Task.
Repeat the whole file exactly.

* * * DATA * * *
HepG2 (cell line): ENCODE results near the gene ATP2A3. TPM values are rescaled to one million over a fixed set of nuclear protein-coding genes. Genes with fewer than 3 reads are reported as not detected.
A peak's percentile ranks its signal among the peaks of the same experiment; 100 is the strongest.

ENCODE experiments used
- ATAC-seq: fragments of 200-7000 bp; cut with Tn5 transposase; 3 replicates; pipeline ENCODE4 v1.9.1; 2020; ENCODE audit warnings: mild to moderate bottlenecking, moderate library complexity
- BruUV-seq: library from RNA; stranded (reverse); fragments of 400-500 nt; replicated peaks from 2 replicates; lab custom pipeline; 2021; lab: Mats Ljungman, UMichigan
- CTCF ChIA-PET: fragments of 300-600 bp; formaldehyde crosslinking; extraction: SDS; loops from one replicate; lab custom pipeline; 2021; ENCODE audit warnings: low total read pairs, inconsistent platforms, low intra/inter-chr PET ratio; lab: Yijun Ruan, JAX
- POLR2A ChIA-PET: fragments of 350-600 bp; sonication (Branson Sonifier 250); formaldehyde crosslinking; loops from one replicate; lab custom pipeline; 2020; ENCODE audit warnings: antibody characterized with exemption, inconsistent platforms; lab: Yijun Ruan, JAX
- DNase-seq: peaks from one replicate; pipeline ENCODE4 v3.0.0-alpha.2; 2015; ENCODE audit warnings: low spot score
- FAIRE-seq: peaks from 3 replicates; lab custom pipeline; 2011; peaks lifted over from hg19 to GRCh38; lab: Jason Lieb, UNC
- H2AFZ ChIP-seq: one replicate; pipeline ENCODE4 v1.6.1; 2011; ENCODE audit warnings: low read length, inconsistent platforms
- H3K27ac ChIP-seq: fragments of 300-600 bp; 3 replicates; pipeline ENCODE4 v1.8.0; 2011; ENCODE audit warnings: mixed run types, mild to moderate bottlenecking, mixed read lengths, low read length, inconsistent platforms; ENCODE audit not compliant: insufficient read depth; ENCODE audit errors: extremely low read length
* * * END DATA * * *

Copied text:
HepG2 (cell line): ENCODE results near the gene ATP2A3. TPM values are rescaled to one million over a fixed set of nuclear protein-coding genes. Genes with fewer than 3 reads are reported as not detected.
A peak's percentile ranks its signal among the peaks of the same experiment; 100 is the strongest.

ENCODE experiments used
- ATAC-seq: fragments of 200-7000 bp; cut with Tn5 transposase; 3 replicates; pipeline ENCODE4 v1.9.1; 2020; ENCODE audit warnings: mild to moderate bottlenecking, moderate library complexity
- BruUV-seq: library from RNA; stranded (reverse); fragments of 400-500 nt; replicated peaks from 2 replicates; lab custom pipeline; 2021; lab: Mats Ljungman, UMichigan
- CTCF ChIA-PET: fragments of 300-600 bp; formaldehyde crosslinking; extraction: SDS; loops from one replicate; lab custom pipeline; 2021; ENCODE audit warnings: low total read pairs, inconsistent platforms, low intra/inter-chr PET ratio; lab: Yijun Ruan, JAX
- POLR2A ChIA-PET: fragments of 350-600 bp; sonication (Branson Sonifier 250); formaldehyde crosslinking; loops from one replicate; lab custom pipeline; 2020; ENCODE audit warnings: antibody characterized with exemption, inconsistent platforms; lab: Yijun Ruan, JAX
- DNase-seq: peaks from one replicate; pipeline ENCODE4 v3.0.0-alpha.2; 2015; ENCODE audit warnings: low spot score
- FAIRE-seq: peaks from 3 replicates; lab custom pipeline; 2011; peaks lifted over from hg19 to GRCh38; lab: Jason Lieb, UNC
- H2AFZ ChIP-seq: one replicate; pipeline ENCODE4 v1.6.1; 2011; ENCODE audit warnings: low read length, inconsistent platforms
- H3K27ac ChIP-seq: fragments of 300-600 bp; 3 replicates; pipeline ENCODE4 v1.8.0; 2011; ENCODE audit warnings: mixed run types, mild to moderate bottlenecking, mixed read lengths, low read length, inconsistent platforms; ENCODE audit not compliant: insufficient read depth; ENCODE audit errors: extremely low read length